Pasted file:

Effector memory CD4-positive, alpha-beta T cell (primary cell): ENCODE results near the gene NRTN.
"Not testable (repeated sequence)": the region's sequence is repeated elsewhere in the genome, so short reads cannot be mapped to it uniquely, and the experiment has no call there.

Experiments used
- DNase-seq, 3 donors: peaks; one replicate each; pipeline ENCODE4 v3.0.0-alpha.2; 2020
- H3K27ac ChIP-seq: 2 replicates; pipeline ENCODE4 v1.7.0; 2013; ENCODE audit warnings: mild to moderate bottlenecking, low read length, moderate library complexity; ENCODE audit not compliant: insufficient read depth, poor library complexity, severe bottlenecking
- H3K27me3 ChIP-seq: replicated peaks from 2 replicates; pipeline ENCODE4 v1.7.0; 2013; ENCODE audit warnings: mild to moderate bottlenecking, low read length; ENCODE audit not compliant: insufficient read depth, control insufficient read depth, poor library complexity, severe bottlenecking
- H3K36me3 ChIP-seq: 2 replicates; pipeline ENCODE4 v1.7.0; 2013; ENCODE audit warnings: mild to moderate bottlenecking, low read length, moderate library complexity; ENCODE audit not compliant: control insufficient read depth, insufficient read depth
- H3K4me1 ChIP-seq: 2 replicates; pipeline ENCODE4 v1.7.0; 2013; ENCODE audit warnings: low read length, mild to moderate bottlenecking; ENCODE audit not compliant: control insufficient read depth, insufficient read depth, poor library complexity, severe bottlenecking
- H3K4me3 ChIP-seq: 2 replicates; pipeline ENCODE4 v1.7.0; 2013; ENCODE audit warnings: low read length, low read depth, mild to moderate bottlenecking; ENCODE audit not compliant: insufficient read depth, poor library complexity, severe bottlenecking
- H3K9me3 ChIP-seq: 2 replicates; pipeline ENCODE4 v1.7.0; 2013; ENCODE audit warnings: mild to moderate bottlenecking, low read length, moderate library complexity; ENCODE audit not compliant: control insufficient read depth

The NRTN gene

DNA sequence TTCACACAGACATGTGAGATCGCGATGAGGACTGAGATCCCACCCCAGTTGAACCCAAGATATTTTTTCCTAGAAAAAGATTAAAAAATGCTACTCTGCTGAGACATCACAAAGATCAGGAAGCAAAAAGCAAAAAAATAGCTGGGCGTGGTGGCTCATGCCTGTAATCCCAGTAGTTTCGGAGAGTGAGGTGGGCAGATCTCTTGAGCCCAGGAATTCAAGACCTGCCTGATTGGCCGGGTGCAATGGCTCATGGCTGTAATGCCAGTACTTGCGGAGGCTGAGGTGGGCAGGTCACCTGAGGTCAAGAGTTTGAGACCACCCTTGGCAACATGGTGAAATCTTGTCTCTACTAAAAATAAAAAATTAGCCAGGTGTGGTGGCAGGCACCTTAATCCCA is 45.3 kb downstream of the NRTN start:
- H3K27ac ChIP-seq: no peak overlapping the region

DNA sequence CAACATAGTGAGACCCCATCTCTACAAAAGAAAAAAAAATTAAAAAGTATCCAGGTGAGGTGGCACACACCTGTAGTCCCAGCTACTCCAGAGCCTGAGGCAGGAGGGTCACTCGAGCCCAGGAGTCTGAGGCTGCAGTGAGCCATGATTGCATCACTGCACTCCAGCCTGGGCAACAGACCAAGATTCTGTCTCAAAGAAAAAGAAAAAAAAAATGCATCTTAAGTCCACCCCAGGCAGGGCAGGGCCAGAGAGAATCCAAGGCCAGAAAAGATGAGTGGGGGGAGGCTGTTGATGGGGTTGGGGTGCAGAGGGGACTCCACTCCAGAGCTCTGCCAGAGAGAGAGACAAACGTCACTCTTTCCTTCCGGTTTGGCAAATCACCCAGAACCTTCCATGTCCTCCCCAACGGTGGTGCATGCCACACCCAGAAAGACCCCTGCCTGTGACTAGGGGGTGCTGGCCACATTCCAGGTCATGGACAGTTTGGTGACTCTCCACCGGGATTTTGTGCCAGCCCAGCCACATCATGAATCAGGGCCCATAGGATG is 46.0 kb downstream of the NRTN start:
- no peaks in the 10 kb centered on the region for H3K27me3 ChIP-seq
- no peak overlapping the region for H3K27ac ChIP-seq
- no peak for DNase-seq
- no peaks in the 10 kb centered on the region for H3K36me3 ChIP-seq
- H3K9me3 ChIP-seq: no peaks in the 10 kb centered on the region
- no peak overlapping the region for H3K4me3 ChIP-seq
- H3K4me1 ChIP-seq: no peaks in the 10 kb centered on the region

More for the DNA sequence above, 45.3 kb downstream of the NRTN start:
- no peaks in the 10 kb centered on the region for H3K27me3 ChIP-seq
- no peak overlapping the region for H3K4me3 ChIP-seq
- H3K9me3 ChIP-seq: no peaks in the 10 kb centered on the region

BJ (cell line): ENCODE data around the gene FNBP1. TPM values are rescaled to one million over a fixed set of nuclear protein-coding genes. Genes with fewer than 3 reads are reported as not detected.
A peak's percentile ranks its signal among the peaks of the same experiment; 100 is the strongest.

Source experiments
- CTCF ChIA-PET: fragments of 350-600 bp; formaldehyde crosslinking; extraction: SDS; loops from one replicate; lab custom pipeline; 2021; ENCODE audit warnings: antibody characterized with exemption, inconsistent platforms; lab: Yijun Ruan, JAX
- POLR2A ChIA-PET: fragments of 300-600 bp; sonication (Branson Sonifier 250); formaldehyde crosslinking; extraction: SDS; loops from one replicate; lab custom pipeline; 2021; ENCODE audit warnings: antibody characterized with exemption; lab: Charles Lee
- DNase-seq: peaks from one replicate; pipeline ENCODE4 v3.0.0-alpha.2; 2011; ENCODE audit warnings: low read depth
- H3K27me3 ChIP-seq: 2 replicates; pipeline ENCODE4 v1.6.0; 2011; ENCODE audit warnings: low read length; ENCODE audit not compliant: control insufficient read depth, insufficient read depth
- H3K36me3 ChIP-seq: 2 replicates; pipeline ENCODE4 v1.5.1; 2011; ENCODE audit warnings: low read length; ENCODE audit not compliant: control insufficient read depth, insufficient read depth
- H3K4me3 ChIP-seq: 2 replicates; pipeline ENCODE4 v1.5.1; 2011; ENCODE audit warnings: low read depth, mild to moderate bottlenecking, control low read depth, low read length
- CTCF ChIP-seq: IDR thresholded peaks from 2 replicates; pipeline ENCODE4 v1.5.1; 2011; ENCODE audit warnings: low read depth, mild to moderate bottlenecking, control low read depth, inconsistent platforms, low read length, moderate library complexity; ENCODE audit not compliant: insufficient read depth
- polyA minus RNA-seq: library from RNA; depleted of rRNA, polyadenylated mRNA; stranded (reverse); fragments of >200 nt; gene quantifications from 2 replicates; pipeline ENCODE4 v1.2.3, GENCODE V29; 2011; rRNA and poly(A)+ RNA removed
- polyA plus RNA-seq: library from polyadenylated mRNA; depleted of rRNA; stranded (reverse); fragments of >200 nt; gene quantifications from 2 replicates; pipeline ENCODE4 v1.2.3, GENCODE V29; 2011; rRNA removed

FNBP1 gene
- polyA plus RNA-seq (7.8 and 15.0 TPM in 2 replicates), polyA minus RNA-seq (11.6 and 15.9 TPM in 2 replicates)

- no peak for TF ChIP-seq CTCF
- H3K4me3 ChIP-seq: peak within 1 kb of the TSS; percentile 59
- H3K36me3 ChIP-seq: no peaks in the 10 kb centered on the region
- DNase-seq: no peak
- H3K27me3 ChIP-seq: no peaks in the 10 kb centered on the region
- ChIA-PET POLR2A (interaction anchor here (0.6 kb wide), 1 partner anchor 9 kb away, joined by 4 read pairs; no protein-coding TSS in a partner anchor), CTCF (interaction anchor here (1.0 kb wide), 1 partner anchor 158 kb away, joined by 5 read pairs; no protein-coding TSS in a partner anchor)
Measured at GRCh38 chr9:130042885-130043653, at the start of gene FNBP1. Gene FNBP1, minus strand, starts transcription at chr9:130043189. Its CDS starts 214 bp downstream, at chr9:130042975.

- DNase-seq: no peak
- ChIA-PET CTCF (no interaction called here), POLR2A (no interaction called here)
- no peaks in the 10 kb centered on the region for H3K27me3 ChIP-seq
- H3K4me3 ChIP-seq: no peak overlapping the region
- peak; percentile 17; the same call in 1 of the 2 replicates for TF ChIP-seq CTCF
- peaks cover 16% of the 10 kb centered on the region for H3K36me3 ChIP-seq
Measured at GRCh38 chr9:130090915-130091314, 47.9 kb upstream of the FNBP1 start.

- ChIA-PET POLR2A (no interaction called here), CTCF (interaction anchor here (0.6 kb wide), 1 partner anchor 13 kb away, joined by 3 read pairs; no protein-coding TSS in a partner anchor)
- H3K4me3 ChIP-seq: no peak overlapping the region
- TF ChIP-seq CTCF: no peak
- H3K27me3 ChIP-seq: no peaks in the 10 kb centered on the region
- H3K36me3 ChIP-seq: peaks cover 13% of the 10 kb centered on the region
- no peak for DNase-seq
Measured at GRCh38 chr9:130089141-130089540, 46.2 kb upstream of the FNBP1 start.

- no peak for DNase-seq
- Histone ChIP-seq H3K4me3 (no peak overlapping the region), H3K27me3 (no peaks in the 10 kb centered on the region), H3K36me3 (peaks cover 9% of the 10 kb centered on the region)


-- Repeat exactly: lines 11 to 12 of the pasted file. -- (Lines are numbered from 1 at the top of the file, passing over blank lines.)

The NRTN gene

DNA sequence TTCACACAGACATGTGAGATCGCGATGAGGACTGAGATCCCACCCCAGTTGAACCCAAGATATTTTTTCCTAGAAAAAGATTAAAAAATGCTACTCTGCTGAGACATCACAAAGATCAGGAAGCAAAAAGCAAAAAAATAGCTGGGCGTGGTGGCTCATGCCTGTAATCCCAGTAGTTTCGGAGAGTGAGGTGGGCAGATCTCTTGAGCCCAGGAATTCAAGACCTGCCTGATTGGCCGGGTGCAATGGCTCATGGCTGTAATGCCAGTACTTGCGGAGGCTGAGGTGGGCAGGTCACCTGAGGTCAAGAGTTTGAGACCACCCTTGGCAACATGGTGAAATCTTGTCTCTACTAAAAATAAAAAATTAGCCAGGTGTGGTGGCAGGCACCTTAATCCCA is 45.3 kb downstream of the NRTN start: